Vladimir Guerrero Jr. just did what no Blue Jay had ever done, take home All-Star Game MVP honours thanks to a monstrous home run.
Even when all the stars of Major League Baseball are assembled onto the same field, Vladimir Guerrero Jr. still finds a way to stand out.
The 91st MLB All-Star Game will be remembered principally for two things: Shohei Ohtani’s turn at taking the mound and leading off, and a mighty swing of the bat Guerrero unleashed on a hanging slider from Corbin Burnes in the third inning.
Guerrero’s homer, measured at 468 feet, landed in the patio above the left field seats at Coors Field. It was a shot that, coming in front of the entire baseball world, will only serve to elevate Guerrero’s stature as high as the ball traveled. Even Fernando Tatis Jr., another young star in his own right, was in disbelief while being interviewed for the Fox broadcast at the same time.
The players, league officials, and fans who haven’t gotten the opportunity to see the transformation Guerrero has made this year into arguably the most feared hitter in the game got a good look on Tuesday in Denver. The home run wasn’t even his hardest-hit ball of the night; that came in the first inning when a 111.1 mph liner to second nearly decapitated National League starting pitcher Max Scherzer.
Guerrero finished the game 1-3 with two RBI, taking home the crystal bat as the first Blue Jays player ever to win All-Star Game MVP honours. At the age of 22 years, 119 days, he’s the youngest All-Star MVP in the game’s history, surpassing Hall of Famer Ken Griffey Jr. He’s only the second Blue Jay ever to homer in the Midsummer Classic, joining Roberto Alomar in 1993.
The company he’s most proud of, though, is what he shares with his father. Fifteen years ago, Guerrero Sr. homered in the All-Star Game off Brad Penny at Pittsburgh’s PNC Park. The two Guerreros are different players; Senior’s homer came on a fastball that was almost head-high, emblematic of his free-swinging approach. His son is more patient, more in control of the strike zone, and ready to pounce on pitches like the slider Burnes threw him on Tuesday.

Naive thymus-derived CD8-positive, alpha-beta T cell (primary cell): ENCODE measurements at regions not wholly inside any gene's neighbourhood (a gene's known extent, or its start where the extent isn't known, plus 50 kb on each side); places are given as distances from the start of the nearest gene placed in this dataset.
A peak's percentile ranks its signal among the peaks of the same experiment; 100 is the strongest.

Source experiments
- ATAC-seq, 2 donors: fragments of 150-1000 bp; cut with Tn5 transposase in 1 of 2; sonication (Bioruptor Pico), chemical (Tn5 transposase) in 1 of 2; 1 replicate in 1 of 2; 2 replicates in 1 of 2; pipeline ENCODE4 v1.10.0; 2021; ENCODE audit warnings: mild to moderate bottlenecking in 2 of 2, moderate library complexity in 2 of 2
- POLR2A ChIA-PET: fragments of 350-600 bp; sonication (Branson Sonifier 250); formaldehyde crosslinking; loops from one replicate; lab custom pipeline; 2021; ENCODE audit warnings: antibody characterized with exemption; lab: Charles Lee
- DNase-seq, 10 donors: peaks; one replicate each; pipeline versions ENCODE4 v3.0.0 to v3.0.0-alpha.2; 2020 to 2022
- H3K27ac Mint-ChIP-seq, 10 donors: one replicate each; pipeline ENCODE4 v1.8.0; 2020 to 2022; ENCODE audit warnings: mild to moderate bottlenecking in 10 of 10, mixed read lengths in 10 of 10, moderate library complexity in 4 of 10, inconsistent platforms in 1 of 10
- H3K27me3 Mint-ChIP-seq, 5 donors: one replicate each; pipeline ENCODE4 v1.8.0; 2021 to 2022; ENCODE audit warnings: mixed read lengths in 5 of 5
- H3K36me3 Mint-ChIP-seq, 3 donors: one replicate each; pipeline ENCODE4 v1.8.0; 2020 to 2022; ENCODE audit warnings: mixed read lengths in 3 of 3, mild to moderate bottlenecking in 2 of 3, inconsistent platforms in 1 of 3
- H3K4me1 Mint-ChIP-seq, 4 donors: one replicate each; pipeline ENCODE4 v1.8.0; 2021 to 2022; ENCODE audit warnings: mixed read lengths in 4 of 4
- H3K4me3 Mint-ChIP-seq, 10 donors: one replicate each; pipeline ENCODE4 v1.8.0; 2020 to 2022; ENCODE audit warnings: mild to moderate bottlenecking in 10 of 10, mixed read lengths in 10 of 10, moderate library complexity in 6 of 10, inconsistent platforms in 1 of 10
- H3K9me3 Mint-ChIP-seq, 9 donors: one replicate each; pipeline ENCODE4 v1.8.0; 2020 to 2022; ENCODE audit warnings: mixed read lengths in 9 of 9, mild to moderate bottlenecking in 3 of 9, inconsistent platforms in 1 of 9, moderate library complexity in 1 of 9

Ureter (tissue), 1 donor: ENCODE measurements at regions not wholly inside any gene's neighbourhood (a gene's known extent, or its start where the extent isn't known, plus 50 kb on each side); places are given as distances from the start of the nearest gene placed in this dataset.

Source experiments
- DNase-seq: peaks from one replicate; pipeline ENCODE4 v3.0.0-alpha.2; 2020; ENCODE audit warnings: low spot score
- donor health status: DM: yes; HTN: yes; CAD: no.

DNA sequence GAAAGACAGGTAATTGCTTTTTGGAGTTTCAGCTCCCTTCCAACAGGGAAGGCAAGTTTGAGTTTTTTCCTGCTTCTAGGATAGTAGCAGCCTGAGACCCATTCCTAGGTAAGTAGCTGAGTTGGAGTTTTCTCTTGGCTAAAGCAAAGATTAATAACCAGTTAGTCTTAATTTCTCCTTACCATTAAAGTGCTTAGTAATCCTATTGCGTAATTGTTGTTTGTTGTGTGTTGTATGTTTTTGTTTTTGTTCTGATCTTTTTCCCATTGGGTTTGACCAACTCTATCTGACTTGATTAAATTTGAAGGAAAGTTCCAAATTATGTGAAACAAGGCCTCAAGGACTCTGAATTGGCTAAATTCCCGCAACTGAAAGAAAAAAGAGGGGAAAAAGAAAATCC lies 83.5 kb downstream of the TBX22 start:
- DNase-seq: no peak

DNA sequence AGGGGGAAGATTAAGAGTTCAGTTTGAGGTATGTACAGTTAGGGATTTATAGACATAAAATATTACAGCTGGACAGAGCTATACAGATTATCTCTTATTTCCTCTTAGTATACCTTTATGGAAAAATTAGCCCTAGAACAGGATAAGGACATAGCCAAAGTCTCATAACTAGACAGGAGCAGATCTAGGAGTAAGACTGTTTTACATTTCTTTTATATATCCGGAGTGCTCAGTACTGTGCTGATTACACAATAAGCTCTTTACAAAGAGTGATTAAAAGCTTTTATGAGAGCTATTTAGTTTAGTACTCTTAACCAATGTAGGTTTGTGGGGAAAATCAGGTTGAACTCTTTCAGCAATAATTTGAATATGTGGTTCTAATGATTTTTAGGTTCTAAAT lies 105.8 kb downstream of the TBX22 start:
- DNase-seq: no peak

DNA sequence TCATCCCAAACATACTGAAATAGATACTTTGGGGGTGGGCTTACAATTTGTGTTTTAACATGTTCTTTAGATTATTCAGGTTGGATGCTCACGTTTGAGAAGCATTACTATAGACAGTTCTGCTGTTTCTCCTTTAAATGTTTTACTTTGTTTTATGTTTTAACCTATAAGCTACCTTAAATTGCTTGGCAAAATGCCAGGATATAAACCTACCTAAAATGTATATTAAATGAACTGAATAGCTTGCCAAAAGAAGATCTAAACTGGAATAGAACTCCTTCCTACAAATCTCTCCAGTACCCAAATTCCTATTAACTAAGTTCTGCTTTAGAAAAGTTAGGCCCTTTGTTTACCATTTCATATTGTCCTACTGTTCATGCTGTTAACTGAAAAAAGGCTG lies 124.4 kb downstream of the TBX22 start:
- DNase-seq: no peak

The Guerreros are the third father-son duo to each homer in the All-Star Game, joining Bobby and Barry Bonds, and the Griffeys. The younger Guerrero spent his childhood attending these events with his father; now he’s making his own history in them.
“He means a lot to me,” Guerrero said about his dad while accepting the MVP award from commissioner Rob Manfred. “He means the world to me and I just want to thank my dad. I just want to say thank you to him and, dad, this is for you.”
It was a family affair on the field as well. Guerrero was joined in Denver by three of his Blue Jays teammates, who each had a role to play in the American League’s 5-2 win. Marcus Semien, starting at second base, drove in the game’s first run on an infield single in the second inning. Teoscar Hernandez doubled in the fifth and later scored on a groundout by Guerrero. Bo Bichette got only one at-bat but did receive a standing ovation during pre-game introductions from the same crowd that cheered his dad for seven years.
Guerrero spent the first half of the season making a serious run at the Triple Crown. He currently leads the AL with 73 RBI and a .332 AVG, and is second with 28 home runs, behind only Ohtani. A star has been born in 2021, and on Tuesday night he got the opportunity to shine bright for all the baseball world to see.
Now it’s on to the second half of the season, where Guerrero, with some new hardware to add to his collection, will look to prove he’s just getting started.